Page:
Graduate and Professional Studies
Student Success: Can I Do It?
If you're like most busy adults returning to the classroom, you're probably a little nervous about juggling coursework with all your other home, office, and community responsibilities. Here are a few tips for success:
Establish a place and time of study. Some folks go to a park for lunch and take their books with them, while others close themselves off in the den after the kids go to bed. Just make sure your friends, co-workers, and family members understand that this quiet time is important to you.
Tell a friend. Having a support system is important for anyone attempting to reach a goal. Be accountable. Share your dreams with someone who will encourage you.
Delegate. Even the younger children can help fold towels, so allow your family members to spread their wings as well and learn new responsibilities. Give yourself more time and practice saying “no” to the unnecessary obligations we all can so easily be “guilted” into doing or can assume by default.
Fast, purge, and plan. That's right, give it up for a while, whether it be the mundane tv shows that we find ourselves mindlessly watching or whether it's phone or computer time with a pal. Take your textbook with you while waiting in the doctor's office or while the kids are practicing before the game. Turn off the phone. When we monitor our time, we all are surprised by how much of it we waste. Use it to read that chapter or write that paper.
Eat the elephant. Even the largest tasks can be completed one little bite at a time. Begin immediately and don't find excuses. Procrastination often stems from perfectionism. Don't be afraid to take the first step, to make mistakes.
Don't cram; review often; have a system. Researchers have proven that we typically remember the first and last information from our study periods. Therefore, you can remember the first and last of only one long cram session, or you can remember MORE from the first and last of several shorter study periods. Review your notes immediately after class, while information is still fresh and you can still unscramble or add to your scribbles. Use your own “short-hand” symbols and abbreviations to speed your note-taking. Utilize a particular method of organization, such as an outline, the Corel method, a mind map, etc.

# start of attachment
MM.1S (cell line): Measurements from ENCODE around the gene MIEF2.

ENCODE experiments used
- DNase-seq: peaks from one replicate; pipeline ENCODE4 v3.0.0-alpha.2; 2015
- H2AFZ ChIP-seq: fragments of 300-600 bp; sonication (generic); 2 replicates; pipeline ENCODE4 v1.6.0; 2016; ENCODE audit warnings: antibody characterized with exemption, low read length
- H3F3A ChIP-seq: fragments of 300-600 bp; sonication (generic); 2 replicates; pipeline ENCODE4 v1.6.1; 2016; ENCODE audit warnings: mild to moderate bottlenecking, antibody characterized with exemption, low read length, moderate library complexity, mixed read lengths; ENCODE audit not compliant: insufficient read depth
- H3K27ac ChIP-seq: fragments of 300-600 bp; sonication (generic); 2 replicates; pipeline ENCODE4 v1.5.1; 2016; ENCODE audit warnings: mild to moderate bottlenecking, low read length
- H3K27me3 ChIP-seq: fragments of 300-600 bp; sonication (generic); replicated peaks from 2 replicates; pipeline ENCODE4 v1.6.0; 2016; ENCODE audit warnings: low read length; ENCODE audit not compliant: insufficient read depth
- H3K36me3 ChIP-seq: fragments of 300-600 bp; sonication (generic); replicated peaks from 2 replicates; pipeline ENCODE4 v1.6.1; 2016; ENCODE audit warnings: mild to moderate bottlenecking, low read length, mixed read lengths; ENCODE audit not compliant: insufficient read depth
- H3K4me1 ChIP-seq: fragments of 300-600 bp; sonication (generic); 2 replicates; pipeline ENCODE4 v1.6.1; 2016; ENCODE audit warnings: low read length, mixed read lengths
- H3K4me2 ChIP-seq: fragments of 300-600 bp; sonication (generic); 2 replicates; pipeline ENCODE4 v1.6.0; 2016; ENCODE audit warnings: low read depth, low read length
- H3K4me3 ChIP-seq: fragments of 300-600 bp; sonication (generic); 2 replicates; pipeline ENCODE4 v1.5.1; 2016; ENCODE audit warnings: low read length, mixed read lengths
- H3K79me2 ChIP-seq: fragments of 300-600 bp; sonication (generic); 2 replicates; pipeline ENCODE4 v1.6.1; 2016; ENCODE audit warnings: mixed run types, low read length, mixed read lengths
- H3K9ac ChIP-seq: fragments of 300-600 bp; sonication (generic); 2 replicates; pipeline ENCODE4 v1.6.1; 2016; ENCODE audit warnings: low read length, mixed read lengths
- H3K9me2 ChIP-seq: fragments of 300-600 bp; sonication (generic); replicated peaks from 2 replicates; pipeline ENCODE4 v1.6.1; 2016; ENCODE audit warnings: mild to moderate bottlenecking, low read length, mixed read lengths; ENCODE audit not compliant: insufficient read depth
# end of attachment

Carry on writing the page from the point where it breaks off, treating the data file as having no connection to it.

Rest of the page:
Be creative. Remember how you learned your ABC's, the Great Lakes names, the months that have 30 days? Use mnemonic devices to help you retain information. Sing a song, write a poem, make an acronym. And think about whether you're a physical, visual, audio learner, etc. Highlight important words, use flash cards, read your texts aloud, whatever gives you an individual edge in your learning.
Become an active reader. Scan through the material to see how headings, subheadings, graphics and captions can give you an overview of what's ahead. What questions do you think will be answered as you read? You're not in grade school anymore, so give yourself permission to deface the textbook, your investment. Write in the margins, underline, highlight, draw diagrams. If you are concerned about selling it back, think how glad the next person will be to have all those study helps already in place! Read any chapter questions to see whether you can answer them, and review, review, review.
Write like a pro. Consider the purpose of your writing. Are you supposed to be explaining, describing, persuading, or what? Outline your thoughts, beginning with a thesis statement for your introductory paragraph and using organized information for secondary and supportive points. Close with a summary of your conclusions.
Stay balanced. Get enough sleep. Eat a healthy diet. Be active. The brain won't work properly if other systems are in trouble. Be good to your body.
Get help. If you need someone to proof your work, use available resources. If you don't understand something, talk to your instructor. If you have other health, habit, financial, or relationship issues weighing on your mind and distracting you from your studies, seek professional advice. Be healthy, stay safe, take the initiative.
Communicate. Everyone appreciates a good rapport, so get to know others around you. The happiest and most successful students are those who feel plugged in to the network. Have a study buddy's phone number for those times when you miss something. Arrange a group discussion or study session with classmates. If you have a question or schedule conflict, or if an emergency arises, let your instructor know as soon as possible. Your instructors will appreciate your keeping them informed. Stay in touch with the available campus resources.
These are just a few tips that can make a big difference, but even more information is available. For specifics on things like learning styles, note-taking methods, and campus/community resources, etc., contact Milligan's Student Success Office.